Sealing vs. staining. Typically, decks should be re-sealed or re-stained every 1 to 2 years to protect against water and UV damage. If you want the natural color of your deck to shine through, then you can use a clear deck sealant to protect from water damage. However, if you want to add some color to your deck, deck stains protect your deck from water damage and UV damage because most deck stains contain a sealant and the added color pigments actually protect your deck from UV rays. Both deck stains and sealants can be water or oil based.
Water vs. oil based. Oil-based stains are used by many professionals and last longer that water-based stains, however oil-based stain can only be cleaned up with paint thinner and can only adhere to wood previously treated with oil-based products. Water-based stains are less durable than oil-based, however water-based products are more environmentally friendly, can be cleaned up with water, and can adhere to wood surfaces already treated with either water or oil-based stains. When applying either water or oil-based stains, make sure the temperature is between 50 to 90 degrees F, do not apply in direct sunlight, make sure the coat only three or four boards at a time to prevent lap marks, and apply two thin coats rather than one thick coat.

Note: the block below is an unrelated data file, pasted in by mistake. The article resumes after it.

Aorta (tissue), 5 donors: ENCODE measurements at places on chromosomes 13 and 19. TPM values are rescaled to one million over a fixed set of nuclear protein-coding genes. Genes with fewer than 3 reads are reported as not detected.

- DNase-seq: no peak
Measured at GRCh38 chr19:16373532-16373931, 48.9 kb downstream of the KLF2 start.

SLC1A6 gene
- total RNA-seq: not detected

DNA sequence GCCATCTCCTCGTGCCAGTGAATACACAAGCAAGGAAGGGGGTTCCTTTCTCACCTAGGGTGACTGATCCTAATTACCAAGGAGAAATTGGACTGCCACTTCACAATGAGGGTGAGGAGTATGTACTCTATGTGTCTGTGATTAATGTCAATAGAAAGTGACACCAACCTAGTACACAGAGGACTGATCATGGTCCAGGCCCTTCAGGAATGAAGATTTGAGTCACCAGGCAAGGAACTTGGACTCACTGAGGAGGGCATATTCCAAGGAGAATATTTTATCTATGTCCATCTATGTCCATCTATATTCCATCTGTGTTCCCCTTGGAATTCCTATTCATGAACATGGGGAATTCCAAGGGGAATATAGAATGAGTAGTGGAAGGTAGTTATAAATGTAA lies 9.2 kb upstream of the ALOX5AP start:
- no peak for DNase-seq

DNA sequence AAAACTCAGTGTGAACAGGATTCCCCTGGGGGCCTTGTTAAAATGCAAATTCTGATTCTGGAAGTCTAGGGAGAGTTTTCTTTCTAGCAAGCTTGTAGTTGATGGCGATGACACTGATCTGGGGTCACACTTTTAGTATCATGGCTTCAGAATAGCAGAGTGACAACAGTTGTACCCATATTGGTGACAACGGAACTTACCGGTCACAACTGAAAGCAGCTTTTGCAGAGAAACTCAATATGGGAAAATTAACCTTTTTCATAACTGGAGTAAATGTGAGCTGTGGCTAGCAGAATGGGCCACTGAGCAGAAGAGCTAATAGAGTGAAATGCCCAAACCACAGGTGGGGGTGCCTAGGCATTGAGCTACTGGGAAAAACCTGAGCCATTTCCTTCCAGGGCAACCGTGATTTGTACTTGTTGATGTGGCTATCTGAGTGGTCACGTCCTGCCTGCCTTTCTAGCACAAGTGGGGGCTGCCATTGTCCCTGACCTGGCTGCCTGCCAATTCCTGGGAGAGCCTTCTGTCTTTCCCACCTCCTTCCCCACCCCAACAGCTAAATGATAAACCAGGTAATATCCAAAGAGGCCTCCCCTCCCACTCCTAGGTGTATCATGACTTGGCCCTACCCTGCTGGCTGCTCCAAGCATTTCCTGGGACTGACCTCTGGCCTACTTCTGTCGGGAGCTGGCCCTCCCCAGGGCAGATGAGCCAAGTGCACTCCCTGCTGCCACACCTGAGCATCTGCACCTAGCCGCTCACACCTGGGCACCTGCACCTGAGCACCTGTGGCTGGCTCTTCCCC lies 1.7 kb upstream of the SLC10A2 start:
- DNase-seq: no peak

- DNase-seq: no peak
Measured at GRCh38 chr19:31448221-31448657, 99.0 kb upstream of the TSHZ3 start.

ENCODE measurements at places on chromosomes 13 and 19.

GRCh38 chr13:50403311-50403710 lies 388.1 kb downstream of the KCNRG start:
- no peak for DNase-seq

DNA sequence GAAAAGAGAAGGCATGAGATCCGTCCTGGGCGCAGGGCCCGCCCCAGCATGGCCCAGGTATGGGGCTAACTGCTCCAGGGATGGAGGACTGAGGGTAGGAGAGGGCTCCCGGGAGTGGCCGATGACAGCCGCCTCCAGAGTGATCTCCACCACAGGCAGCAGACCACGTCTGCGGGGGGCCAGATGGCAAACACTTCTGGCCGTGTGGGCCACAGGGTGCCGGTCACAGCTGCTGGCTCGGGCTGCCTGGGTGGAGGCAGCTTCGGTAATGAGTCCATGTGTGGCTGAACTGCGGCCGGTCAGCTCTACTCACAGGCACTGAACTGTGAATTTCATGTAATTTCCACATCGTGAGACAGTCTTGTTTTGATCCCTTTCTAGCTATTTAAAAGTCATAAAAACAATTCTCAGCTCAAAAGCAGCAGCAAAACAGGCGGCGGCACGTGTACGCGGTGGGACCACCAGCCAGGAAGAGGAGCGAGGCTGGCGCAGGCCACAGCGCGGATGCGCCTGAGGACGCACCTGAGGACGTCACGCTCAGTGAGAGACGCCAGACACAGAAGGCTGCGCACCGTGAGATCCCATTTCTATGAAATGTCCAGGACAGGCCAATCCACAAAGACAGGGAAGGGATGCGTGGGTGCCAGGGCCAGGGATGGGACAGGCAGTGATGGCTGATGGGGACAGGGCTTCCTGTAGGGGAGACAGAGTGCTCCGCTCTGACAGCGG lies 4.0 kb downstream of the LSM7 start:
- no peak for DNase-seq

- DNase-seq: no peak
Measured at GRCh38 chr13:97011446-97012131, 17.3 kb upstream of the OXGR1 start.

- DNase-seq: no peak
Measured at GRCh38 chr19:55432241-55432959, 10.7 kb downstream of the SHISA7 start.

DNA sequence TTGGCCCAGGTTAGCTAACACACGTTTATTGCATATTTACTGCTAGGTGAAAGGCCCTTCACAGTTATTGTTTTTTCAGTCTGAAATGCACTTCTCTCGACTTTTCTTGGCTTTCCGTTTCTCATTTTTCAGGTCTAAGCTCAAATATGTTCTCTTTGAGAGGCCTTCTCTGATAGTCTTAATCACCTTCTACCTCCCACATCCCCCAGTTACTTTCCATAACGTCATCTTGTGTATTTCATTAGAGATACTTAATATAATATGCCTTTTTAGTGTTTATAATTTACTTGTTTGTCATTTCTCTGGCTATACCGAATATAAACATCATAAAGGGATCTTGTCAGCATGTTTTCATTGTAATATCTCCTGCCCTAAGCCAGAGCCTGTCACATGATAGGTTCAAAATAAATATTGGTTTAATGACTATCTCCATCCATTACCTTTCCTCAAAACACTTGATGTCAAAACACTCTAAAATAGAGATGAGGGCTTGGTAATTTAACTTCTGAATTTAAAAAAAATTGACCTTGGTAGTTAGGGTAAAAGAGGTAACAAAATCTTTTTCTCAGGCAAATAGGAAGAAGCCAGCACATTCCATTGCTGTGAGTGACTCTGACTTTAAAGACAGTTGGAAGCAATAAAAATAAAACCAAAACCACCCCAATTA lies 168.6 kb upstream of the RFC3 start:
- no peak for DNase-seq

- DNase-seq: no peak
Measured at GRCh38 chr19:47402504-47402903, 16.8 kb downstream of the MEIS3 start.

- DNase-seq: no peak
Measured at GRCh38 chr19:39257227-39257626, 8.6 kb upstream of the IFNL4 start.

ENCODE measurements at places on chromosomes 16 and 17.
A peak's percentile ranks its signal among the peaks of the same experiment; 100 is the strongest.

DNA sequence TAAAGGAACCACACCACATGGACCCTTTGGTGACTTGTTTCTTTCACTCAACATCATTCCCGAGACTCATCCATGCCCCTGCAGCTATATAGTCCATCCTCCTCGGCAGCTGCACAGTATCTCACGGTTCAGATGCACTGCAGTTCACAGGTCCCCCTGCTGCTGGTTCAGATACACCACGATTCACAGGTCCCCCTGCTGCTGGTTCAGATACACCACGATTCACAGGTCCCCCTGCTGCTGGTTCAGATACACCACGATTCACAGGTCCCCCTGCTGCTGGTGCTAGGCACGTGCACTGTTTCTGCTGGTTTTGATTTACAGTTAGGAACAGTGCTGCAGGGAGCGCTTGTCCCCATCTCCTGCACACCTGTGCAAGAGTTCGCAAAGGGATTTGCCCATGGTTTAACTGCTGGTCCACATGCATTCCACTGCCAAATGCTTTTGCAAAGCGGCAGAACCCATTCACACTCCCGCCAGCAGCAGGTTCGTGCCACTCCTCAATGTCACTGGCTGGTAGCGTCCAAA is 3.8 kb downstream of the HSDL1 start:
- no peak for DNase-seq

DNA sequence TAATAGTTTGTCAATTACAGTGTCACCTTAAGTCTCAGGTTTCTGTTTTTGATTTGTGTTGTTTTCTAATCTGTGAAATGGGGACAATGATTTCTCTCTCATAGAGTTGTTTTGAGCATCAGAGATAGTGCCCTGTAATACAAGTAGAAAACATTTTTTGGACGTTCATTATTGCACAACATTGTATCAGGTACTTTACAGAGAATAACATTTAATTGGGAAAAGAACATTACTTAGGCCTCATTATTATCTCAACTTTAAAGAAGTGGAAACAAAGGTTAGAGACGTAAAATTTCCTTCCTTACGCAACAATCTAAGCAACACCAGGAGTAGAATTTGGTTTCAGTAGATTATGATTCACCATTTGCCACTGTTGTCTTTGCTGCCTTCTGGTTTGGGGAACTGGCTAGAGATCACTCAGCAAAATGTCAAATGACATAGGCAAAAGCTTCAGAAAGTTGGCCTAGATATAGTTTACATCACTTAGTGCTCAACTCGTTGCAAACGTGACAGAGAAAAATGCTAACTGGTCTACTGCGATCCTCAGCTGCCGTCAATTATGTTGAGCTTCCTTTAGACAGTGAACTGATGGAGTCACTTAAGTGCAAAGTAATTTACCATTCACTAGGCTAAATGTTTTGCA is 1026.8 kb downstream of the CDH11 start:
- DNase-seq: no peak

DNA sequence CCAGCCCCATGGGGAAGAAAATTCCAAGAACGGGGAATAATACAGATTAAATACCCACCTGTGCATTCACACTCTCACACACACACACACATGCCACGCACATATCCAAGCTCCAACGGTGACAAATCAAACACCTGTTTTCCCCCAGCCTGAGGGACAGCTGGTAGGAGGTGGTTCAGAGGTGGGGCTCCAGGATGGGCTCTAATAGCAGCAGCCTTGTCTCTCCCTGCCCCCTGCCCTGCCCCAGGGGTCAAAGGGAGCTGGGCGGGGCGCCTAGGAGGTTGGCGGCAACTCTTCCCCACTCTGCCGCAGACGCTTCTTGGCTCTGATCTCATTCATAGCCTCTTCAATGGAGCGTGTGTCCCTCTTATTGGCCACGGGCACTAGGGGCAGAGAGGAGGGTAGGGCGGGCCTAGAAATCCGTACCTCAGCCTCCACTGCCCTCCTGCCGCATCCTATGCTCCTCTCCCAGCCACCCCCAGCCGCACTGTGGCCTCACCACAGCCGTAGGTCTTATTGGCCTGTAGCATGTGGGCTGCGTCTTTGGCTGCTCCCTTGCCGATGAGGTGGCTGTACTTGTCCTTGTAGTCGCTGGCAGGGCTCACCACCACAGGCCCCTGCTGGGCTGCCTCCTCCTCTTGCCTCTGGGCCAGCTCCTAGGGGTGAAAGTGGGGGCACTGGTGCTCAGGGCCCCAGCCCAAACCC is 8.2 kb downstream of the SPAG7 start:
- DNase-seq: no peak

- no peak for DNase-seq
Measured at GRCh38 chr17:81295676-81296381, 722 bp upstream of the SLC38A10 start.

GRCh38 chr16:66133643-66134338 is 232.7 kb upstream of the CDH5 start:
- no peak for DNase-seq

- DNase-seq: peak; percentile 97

Enjoy Your Deck with FINISHING
Beyond repairing, cleaning, and staining, there are other things you can do to get your deck ready for spring. Why not consider modifying or adding to your deck before the season starts? Adding some outdoor lighting, like string lights, porch lights, or hand rail lighting, can make your outdoor living space useful for more hours of the day and night. Planter boxes are relatively easy to build, simple to maintain, and a great way to incorporate greenery into your deck. Built-in benches are another add-on that can help make more efficient use of your space. Finally, simply replacing your deck furniture with a new set can make a huge impact on the overall look of your deck.
For more ideas on how to update your deck, go to: www.tntbuildersinc.com; for more help on how to maintain your deck, visit us at: www.tntbuildersinc.com/maintenance; and for help with repairing and replacing your deck, contact us at: firstname.lastname@example.org.